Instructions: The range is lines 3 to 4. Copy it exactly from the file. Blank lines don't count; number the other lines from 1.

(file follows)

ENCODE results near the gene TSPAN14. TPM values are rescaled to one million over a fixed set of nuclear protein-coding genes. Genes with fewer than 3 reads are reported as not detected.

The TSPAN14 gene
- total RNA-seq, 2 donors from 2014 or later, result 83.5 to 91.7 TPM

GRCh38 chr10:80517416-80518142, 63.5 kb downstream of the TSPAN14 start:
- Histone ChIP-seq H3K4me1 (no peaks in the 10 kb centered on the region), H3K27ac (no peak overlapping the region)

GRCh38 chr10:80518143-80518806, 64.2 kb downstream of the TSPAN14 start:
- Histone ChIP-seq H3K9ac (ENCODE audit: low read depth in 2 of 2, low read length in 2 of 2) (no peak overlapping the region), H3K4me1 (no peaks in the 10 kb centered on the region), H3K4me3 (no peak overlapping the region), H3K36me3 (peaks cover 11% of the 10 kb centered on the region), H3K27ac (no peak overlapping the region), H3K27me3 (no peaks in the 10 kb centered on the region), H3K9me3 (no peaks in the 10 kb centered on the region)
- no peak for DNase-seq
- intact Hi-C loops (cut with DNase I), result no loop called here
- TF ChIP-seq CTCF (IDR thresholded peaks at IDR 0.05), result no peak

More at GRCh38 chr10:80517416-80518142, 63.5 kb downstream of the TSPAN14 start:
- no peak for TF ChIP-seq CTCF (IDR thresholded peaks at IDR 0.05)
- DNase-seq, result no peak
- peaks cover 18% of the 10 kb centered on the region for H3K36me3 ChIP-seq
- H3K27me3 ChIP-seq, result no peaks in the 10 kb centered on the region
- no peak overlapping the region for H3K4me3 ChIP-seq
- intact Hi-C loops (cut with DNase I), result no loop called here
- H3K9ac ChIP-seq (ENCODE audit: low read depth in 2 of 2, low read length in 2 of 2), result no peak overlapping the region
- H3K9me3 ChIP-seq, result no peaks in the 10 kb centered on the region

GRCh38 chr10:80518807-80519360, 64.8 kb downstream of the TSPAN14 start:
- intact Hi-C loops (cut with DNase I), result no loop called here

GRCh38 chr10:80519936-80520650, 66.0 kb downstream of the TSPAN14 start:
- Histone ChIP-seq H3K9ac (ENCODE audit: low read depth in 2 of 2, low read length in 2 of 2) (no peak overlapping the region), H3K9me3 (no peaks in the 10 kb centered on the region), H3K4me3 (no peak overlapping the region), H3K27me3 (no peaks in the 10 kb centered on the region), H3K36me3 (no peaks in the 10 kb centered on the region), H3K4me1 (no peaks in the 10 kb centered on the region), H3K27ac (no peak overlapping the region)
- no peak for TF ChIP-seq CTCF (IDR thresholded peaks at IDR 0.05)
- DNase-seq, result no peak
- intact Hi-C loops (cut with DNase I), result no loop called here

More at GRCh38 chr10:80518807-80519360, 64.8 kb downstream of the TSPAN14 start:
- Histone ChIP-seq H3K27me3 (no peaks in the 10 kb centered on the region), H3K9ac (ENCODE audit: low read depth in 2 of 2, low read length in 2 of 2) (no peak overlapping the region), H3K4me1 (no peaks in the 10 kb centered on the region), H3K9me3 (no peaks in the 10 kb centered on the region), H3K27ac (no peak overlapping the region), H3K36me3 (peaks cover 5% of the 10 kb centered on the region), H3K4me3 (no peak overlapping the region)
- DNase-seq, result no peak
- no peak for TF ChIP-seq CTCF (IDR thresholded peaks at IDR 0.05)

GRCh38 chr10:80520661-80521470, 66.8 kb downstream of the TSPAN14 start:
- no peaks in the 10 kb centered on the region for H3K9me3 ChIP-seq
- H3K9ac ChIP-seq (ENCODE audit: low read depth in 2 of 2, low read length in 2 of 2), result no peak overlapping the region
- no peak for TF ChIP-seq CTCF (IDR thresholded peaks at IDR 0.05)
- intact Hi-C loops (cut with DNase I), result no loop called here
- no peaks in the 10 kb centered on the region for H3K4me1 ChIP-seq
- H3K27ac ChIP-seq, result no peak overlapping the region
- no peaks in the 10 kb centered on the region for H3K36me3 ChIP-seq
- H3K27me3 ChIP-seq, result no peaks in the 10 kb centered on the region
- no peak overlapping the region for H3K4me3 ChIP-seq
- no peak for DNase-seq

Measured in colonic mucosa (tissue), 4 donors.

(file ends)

- total RNA-seq, 2 donors from 2014 or later, result 83.5 to 91.7 TPM

GRCh38 chr10:80517416-80518142, 63.5 kb downstream of the TSPAN14 start: